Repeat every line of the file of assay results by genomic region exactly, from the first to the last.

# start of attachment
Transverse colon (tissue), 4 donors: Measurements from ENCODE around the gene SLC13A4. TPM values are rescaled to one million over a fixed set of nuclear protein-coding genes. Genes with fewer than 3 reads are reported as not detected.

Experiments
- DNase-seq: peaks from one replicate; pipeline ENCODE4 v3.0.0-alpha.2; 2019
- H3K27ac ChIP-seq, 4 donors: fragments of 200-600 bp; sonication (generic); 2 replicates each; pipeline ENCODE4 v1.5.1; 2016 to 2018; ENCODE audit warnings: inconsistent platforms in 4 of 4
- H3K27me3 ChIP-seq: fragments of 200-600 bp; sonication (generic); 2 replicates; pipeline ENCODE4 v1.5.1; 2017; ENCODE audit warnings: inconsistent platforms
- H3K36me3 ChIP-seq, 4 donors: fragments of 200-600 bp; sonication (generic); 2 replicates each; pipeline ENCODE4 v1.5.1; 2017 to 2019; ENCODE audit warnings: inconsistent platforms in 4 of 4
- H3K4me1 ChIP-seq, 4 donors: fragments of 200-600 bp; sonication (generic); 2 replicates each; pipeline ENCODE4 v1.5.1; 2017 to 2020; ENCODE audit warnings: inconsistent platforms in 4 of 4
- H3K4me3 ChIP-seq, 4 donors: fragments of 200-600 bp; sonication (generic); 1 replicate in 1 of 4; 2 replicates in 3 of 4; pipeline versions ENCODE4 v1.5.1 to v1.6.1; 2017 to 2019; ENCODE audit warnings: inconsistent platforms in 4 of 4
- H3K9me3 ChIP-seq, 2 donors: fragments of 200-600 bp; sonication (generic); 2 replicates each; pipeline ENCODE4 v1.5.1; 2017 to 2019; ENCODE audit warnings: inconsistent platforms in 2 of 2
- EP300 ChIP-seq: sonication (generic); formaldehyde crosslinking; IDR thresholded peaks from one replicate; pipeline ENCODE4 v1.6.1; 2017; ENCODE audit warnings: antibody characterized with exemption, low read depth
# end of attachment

Transverse colon (tissue), 4 donors: Measurements from ENCODE around the gene SLC13A4. TPM values are rescaled to one million over a fixed set of nuclear protein-coding genes. Genes with fewer than 3 reads are reported as not detected.

Experiments
- DNase-seq: peaks from one replicate; pipeline ENCODE4 v3.0.0-alpha.2; 2019
- H3K27ac ChIP-seq, 4 donors: fragments of 200-600 bp; sonication (generic); 2 replicates each; pipeline ENCODE4 v1.5.1; 2016 to 2018; ENCODE audit warnings: inconsistent platforms in 4 of 4
- H3K27me3 ChIP-seq: fragments of 200-600 bp; sonication (generic); 2 replicates; pipeline ENCODE4 v1.5.1; 2017; ENCODE audit warnings: inconsistent platforms
- H3K36me3 ChIP-seq, 4 donors: fragments of 200-600 bp; sonication (generic); 2 replicates each; pipeline ENCODE4 v1.5.1; 2017 to 2019; ENCODE audit warnings: inconsistent platforms in 4 of 4
- H3K4me1 ChIP-seq, 4 donors: fragments of 200-600 bp; sonication (generic); 2 replicates each; pipeline ENCODE4 v1.5.1; 2017 to 2020; ENCODE audit warnings: inconsistent platforms in 4 of 4
- H3K4me3 ChIP-seq, 4 donors: fragments of 200-600 bp; sonication (generic); 1 replicate in 1 of 4; 2 replicates in 3 of 4; pipeline versions ENCODE4 v1.5.1 to v1.6.1; 2017 to 2019; ENCODE audit warnings: inconsistent platforms in 4 of 4
- H3K9me3 ChIP-seq, 2 donors: fragments of 200-600 bp; sonication (generic); 2 replicates each; pipeline ENCODE4 v1.5.1; 2017 to 2019; ENCODE audit warnings: inconsistent platforms in 2 of 2
- EP300 ChIP-seq: sonication (generic); formaldehyde crosslinking; IDR thresholded peaks from one replicate; pipeline ENCODE4 v1.6.1; 2017; ENCODE audit warnings: antibody characterized with exemption, low read depth